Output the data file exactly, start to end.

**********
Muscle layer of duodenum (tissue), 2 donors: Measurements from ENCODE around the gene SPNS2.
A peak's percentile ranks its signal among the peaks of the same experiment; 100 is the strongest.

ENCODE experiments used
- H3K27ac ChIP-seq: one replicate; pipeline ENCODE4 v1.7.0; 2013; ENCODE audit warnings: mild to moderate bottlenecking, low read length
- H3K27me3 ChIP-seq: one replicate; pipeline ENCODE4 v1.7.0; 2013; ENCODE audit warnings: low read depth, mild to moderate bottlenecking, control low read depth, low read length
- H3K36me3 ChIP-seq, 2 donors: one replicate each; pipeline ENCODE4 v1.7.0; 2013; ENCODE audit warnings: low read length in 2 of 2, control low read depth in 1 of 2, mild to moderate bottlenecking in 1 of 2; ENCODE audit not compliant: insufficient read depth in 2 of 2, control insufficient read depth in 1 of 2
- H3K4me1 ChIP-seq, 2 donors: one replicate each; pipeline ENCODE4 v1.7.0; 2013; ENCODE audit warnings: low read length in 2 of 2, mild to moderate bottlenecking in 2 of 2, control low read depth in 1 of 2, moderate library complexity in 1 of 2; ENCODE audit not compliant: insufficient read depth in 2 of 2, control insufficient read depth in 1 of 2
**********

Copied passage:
Muscle layer of duodenum (tissue), 2 donors: Measurements from ENCODE around the gene SPNS2.
A peak's percentile ranks its signal among the peaks of the same experiment; 100 is the strongest.

ENCODE experiments used
- H3K27ac ChIP-seq: one replicate; pipeline ENCODE4 v1.7.0; 2013; ENCODE audit warnings: mild to moderate bottlenecking, low read length
- H3K27me3 ChIP-seq: one replicate; pipeline ENCODE4 v1.7.0; 2013; ENCODE audit warnings: low read depth, mild to moderate bottlenecking, control low read depth, low read length
- H3K36me3 ChIP-seq, 2 donors: one replicate each; pipeline ENCODE4 v1.7.0; 2013; ENCODE audit warnings: low read length in 2 of 2, control low read depth in 1 of 2, mild to moderate bottlenecking in 1 of 2; ENCODE audit not compliant: insufficient read depth in 2 of 2, control insufficient read depth in 1 of 2
- H3K4me1 ChIP-seq, 2 donors: one replicate each; pipeline ENCODE4 v1.7.0; 2013; ENCODE audit warnings: low read length in 2 of 2, mild to moderate bottlenecking in 2 of 2, control low read depth in 1 of 2, moderate library complexity in 1 of 2; ENCODE audit not compliant: insufficient read depth in 2 of 2, control insufficient read depth in 1 of 2